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Herbed Buttermilk Parmesan Bread

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Leftovers1Herbed Buttermilk Parmesan Bread

This bread worked well with a steak dinner. It was especially fragrant from the Parmesan, right out of the oven.  I didn’t have a recipe for this bread, and made it up as I went along.  But, I adhered to the principles of bread baking: use enough yeast and be sure it’s fresh; use warm water and a little sugar to dissolve the yeast, and knead the dough well before letting it rise.

A new thing I did was to warm up the buttermilk. It promptly separated into curds and whey. So, I poured it through a sieve and just used the curds, which enriched the flavor.

I think this recipe would make good, soft bread sticks, too.  To make these, just roll the dough out on the counter after it has risen the first time. Then, cut into strips and roll into sticks. Place strips on a lightly oiled bake sheet and let rise. Bake, but not as long as you do the bread, maybe 25 minutes or so.

1 1/2 packets rapid rise dry yeast
1/3  cup warm water
Pinch or 2 of sugar
1 1/4 cups warmed (not hot) milk
3 tablespoons olive oil
2-3 cups flour, divided use
1 teaspoon finely minced fresh rosemary
1 teaspoon minced fresh thyme
1 teaspoon minced fresh parsley
1/2 teaspoon dried or freshly minced sage
1/2 cup grated Parmesan cheese
1/2 teaspoon salt
1/4 teaspoon ground white pepper (or black, if desired)
1 1/2 cups buttermilk

Dissolve yeast in warm water with sugar in a large bowl. Let it soak for 5 minutes at least.  Add the warm milk and stir gently. Add olive oil, 2 cups of the flour, the rosemary, thyme, parsley and sage, Parmesan cheese, salt and white pepper.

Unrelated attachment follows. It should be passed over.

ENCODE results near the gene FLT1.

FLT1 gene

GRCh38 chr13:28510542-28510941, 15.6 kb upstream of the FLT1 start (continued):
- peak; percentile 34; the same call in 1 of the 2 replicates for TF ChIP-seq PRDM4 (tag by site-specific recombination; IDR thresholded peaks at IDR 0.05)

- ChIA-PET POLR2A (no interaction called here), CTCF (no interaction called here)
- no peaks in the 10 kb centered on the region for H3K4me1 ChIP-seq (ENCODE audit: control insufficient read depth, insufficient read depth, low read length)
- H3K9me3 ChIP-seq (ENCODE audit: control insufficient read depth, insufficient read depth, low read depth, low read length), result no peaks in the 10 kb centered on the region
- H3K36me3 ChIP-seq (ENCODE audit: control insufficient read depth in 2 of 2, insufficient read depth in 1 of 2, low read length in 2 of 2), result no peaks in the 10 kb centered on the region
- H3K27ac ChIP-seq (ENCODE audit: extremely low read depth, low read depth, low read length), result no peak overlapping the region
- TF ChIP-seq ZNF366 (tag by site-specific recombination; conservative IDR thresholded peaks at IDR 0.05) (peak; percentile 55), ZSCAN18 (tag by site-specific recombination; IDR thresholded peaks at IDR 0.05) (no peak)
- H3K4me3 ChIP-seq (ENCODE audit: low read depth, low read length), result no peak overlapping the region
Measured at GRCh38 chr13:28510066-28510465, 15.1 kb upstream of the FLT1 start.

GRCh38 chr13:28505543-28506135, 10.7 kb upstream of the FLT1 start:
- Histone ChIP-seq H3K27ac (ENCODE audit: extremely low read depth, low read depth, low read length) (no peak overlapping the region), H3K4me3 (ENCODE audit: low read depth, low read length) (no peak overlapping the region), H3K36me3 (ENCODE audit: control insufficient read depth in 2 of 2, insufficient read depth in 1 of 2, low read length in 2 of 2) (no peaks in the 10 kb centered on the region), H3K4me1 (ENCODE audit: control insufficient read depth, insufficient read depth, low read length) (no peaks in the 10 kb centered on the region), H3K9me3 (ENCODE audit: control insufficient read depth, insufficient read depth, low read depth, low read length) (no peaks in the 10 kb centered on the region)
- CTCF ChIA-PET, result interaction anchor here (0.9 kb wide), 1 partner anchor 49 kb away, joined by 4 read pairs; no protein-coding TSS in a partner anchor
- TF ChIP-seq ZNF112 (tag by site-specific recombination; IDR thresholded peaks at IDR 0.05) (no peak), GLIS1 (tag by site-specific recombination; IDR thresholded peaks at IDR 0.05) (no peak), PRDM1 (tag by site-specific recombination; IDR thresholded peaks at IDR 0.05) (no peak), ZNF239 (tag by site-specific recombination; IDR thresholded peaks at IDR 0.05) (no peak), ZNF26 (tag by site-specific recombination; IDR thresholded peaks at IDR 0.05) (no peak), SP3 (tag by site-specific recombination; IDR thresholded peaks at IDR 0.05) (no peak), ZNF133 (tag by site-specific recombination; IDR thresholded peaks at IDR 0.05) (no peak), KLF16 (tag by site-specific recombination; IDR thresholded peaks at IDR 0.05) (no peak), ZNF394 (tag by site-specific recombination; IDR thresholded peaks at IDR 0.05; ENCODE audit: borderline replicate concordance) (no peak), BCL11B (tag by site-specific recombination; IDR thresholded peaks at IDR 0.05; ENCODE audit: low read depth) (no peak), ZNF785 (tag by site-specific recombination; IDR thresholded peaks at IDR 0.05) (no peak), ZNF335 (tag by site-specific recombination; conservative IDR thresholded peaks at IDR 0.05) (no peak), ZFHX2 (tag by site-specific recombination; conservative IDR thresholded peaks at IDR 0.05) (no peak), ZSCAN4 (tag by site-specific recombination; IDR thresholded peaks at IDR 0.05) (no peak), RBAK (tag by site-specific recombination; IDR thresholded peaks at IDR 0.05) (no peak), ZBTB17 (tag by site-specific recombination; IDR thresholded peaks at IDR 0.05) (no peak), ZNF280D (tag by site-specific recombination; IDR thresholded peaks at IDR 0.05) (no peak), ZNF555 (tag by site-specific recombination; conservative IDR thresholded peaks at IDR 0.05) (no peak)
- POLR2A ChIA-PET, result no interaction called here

Meanwhile, heat the buttermilk in a pan on the stove until it separates into a liquid and some white solids. Pour it through the strainer. Discard the liquid; add the solids (curds) to the flour-and-herb mixture.

Knead and stir the mixture in the bowl energetically. If it is very stiff, add a little more milk; if it seems very sticky, add a little more flour. Make it into a ball and place it on a floured counter or bread board. Knead it for at least 5 minutes. If it still seems very sticky, add four, a little at a time, and keep kneading.  Shape into a ball. Let it sit while you rinse out the bowl with warm water, dry it and lightly oil it with olive oil. Put the dough back into the bowl and cover with a dish towel. Put the bowl in a warm place and let dough rise until it is about doubled in size.

Preheat oven to 350 degrees.

Spray some cooking oil on a bake sheet.  Take the risen dough from the bowl and punch it down on the counter. Form a log shape out of it, about a foot long or a little longer.  Put in a warm place and cover with paper towel (these are lighter in weight than the dishtowel you used). Let the loaf rise again for 45 minutes or so. It should rise and form into a nice Italian loaf shape. Place it in the oven. It will bake  30-40  minutes, but you can pick it up after about 25 minutes and be sure the bottom is not getting over-browned. When the whole loaf is lightly browned and the top is crusty, take it out.  Let it cool awhile before cutting into it.

Makes 1 Italian-style loaf

From Bonnie Walker

Originally part of the “WalkerSpeak: Shhh! Leftovers. But Who Can Tell?”

This recipe is part of the series: WalkerSpeak: Shhh! Leftovers. But Who Can Tell?

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